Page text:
Dear Abby: I am 55 now. Between the ages of 18 and 26, I was married four times to three different men. I was stupid. I had no direction in life and thought marriage was the answer. At 27, I went back to college, graduated and became a CPA. I married again at 34. My husband was abusive, and the marriage was rocky, to say the least. He hit me, shoved me, kicked me, drank too much, passed out in the street and was a Dr. Jekyll and Mr. Hyde to live with. I hung in with him for 20 years because I was desperate to make a marriage work and avoid further shame. I finally left him last year. I feel damaged, empty and ashamed, and I don’t know how to start over at this point. I have been fighting a chronic illness for eight years, which contributes to my feelings of hopelessness. Have you any advice about where I can turn to start a new life? Please don’t suggest counseling. I have already done that and gotten as much healing from it as possible. Now I need to know how to move forward.
Shamed But Not Stupid
Dear Shamed: Your new life began the moment you walked out the door and left your abuser behind. I have often asked, “If marriage is the answer, what is the question?” Now that you know marriage isn’t the answer, you can begin building your new life by first forgiving yourself, and then learning to like yourself again. There are online support groups for divorced people as well as those recovering from abusive relationships. It may be helpful to sample a few to see if you can find the support you’re looking for. I wish you luck, because you are finally on the right track.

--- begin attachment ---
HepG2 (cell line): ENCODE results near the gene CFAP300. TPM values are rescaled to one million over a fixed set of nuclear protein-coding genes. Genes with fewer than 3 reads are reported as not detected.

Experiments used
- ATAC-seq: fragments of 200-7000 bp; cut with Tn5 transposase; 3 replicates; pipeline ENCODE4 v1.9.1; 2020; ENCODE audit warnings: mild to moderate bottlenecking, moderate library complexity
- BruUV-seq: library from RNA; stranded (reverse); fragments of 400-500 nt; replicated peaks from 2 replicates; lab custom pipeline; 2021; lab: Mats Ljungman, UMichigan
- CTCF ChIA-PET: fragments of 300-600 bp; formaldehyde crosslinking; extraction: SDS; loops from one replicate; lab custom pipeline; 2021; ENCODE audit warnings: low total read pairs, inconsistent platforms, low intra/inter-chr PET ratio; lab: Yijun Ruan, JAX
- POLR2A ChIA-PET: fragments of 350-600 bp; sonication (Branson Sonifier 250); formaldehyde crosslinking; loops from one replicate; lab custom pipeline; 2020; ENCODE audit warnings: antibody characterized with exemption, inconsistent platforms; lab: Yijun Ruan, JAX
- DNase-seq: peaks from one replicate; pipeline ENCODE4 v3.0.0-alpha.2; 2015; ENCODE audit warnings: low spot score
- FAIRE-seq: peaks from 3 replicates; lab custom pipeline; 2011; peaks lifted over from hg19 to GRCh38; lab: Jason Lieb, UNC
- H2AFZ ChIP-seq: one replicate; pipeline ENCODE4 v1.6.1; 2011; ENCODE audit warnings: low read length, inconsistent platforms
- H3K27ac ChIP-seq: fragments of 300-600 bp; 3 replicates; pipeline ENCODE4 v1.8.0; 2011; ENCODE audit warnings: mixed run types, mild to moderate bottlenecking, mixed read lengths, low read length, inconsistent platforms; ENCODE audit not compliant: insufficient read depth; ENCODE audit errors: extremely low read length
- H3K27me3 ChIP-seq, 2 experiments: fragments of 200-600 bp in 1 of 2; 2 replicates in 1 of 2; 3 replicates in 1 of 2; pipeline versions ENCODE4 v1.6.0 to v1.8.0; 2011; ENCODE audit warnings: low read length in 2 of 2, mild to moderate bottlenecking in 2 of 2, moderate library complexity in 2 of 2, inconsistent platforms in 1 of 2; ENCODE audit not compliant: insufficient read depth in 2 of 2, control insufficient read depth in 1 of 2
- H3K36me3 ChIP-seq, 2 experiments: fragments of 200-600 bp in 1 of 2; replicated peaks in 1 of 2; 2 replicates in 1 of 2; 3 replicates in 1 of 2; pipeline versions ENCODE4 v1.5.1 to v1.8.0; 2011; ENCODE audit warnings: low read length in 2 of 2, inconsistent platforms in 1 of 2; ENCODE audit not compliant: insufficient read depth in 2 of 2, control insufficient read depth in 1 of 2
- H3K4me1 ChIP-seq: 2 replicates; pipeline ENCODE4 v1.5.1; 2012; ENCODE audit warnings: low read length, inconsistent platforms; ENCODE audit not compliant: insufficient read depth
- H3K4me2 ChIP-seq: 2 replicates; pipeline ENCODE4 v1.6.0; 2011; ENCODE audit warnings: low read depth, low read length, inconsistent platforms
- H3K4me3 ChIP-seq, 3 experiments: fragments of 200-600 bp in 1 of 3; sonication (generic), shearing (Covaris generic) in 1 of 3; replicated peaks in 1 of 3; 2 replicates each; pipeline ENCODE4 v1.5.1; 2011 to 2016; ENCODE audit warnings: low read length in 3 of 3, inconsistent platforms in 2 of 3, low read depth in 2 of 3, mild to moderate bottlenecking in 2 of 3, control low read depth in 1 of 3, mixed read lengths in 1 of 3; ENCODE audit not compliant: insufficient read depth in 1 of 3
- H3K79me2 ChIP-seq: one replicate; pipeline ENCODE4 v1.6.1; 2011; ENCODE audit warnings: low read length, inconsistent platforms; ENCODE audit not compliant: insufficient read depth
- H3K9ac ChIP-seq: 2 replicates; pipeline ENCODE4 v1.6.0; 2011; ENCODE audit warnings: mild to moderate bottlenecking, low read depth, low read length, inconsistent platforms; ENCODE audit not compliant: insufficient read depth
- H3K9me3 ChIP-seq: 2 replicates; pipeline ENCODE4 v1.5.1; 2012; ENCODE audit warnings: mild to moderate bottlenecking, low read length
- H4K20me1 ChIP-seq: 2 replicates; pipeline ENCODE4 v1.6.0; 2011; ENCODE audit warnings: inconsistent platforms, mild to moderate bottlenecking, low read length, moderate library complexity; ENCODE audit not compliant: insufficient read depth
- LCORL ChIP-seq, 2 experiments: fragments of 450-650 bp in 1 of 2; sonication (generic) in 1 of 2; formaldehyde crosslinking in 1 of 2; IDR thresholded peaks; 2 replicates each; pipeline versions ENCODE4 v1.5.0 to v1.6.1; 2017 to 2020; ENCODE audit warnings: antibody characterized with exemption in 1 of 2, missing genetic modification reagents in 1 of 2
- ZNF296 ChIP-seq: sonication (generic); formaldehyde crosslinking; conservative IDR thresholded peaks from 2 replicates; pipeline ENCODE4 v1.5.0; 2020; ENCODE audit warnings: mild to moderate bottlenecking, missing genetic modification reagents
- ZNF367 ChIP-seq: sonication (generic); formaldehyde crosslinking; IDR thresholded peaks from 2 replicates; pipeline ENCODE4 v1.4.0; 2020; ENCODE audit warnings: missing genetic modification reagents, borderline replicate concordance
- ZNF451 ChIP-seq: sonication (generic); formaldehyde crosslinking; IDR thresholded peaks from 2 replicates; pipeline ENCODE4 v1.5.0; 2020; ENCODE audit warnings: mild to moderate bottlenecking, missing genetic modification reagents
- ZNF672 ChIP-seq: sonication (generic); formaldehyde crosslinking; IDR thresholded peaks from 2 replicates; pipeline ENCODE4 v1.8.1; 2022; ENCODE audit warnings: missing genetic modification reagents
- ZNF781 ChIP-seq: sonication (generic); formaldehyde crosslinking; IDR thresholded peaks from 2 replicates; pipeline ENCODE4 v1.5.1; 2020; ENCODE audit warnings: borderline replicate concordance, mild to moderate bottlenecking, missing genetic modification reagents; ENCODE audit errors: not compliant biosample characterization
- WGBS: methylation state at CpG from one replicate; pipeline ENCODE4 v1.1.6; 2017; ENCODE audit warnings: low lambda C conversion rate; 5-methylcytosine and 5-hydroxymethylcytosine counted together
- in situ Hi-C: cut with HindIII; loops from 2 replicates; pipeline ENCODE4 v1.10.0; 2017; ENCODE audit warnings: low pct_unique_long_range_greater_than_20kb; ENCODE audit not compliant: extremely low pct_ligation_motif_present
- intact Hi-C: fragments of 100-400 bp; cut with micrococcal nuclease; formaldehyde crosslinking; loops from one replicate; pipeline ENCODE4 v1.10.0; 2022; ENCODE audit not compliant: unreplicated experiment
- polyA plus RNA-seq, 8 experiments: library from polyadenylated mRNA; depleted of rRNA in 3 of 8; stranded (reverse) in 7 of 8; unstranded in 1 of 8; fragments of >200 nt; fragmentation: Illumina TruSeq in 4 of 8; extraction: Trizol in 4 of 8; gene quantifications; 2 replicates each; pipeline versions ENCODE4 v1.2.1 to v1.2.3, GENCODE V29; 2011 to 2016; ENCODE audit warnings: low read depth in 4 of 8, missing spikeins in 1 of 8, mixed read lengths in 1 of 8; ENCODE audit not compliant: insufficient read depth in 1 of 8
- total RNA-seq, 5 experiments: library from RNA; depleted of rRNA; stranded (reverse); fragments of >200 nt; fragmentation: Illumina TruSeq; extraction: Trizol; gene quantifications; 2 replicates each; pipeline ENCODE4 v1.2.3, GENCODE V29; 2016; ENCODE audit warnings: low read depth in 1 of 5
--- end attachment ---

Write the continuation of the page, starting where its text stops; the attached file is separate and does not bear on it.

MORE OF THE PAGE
Dear Abby: My husband of 20 years has always been a smoker. I worry nonstop about it affecting his health. Our children have begged him to quit. A couple of months ago we made a bet. I would give up social media for a week if he would quit smoking for a week. It was awesome! He quit smoking — or so I thought. I found out last week that he only quit smoking at home. He has still been doing it at work. I asked him to please not start smoking at home. After all, if he can go all weekend without a cigarette, why does he need to smoke at all? My issue: I caught him smoking in the garage. I was furious and didn’t handle it well. Am I wrong for being upset that he went against my wishes? By the way, the kids don’t know he has started again.
Dear Smoke-free Wife: No, you’re not wrong. It’s understandable that you are upset. You love your husband. If the kids don’t know he has started smoking again, they’ll soon realize it because they’ll smell it on him. It should be clear to you that your husband has a serious addiction to nicotine. You have my sympathy, but you cannot “make” him do this or do it “for” him. Secondhand smoke is unhealthy for those who are exposed to it, so unless you can convince your spouse to get help from his doctor, the rule should be that he smokes outside the house when he needs a “fix.”